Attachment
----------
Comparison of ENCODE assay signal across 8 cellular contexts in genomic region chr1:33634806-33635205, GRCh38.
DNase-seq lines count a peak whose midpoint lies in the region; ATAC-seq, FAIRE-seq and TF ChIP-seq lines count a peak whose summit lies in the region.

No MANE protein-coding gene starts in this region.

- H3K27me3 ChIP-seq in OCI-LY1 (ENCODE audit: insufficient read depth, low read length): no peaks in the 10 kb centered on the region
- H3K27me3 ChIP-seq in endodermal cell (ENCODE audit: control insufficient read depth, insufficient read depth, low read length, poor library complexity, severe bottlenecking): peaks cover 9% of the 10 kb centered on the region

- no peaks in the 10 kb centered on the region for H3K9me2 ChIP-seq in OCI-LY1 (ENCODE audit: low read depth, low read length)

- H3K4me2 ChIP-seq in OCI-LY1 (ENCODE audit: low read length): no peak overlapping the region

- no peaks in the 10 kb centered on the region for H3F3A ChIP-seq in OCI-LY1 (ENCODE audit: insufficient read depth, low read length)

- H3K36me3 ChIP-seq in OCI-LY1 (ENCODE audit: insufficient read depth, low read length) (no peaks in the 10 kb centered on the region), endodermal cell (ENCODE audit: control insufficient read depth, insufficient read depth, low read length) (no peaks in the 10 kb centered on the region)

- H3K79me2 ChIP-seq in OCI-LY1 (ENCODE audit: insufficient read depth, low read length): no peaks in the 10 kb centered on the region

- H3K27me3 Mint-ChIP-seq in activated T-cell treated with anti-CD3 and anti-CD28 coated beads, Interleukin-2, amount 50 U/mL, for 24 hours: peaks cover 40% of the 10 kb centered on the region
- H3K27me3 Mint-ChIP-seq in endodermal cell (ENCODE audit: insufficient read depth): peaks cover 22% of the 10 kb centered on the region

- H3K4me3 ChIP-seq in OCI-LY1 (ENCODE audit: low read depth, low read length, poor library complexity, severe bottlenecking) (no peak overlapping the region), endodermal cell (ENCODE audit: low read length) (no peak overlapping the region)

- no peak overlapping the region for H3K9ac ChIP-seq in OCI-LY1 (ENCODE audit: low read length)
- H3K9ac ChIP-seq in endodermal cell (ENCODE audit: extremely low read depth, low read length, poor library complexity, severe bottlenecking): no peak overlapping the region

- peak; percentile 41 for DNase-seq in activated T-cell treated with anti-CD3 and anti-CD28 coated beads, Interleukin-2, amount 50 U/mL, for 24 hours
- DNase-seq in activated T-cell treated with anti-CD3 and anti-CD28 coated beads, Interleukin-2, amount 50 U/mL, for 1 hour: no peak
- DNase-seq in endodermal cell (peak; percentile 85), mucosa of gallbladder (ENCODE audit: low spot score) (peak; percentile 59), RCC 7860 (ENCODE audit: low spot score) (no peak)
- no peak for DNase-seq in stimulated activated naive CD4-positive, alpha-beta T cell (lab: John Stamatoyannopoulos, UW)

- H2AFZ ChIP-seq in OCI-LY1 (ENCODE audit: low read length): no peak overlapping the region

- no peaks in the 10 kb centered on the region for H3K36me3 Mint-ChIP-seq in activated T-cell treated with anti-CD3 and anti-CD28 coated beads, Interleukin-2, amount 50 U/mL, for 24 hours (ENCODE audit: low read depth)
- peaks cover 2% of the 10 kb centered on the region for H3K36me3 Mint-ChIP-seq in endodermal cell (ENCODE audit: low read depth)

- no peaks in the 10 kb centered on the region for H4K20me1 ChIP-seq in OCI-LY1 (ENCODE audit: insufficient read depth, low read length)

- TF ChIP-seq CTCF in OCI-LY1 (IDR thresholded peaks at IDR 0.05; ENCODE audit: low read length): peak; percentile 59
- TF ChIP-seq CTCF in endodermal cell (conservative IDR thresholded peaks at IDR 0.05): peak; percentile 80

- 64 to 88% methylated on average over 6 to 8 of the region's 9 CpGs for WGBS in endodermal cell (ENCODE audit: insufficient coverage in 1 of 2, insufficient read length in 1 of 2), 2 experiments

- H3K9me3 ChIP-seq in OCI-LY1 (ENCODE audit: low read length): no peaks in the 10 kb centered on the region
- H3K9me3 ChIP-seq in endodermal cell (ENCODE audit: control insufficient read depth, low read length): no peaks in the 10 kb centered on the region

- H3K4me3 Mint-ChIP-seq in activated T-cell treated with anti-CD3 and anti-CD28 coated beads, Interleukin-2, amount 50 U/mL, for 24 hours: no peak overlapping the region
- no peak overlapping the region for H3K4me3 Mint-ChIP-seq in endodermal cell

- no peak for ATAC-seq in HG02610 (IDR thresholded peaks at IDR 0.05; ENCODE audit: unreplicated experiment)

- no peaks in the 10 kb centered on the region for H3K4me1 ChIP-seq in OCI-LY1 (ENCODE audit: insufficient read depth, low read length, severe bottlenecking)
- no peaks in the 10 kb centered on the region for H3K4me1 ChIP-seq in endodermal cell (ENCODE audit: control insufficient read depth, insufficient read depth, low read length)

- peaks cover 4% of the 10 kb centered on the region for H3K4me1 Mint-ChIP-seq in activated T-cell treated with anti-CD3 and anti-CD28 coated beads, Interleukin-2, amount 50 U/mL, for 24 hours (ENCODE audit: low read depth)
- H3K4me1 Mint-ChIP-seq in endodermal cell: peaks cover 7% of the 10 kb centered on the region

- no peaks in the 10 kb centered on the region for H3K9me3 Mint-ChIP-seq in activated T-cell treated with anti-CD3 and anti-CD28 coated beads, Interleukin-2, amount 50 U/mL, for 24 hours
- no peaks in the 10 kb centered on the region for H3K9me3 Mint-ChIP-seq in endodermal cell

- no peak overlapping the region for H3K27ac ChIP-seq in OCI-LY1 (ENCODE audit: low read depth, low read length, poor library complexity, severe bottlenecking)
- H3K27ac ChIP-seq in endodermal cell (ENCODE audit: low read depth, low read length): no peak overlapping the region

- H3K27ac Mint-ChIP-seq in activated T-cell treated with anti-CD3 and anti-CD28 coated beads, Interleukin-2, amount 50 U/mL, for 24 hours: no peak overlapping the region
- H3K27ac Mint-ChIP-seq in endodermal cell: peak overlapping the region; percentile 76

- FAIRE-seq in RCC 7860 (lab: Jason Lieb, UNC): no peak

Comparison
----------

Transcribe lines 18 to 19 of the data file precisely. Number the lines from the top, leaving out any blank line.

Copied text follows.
- DNase-seq in endodermal cell (peak; percentile 85), mucosa of gallbladder (ENCODE audit: low spot score) (peak; percentile 59), RCC 7860 (ENCODE audit: low spot score) (no peak)
- no peak for DNase-seq in stimulated activated naive CD4-positive, alpha-beta T cell (lab: John Stamatoyannopoulos, UW)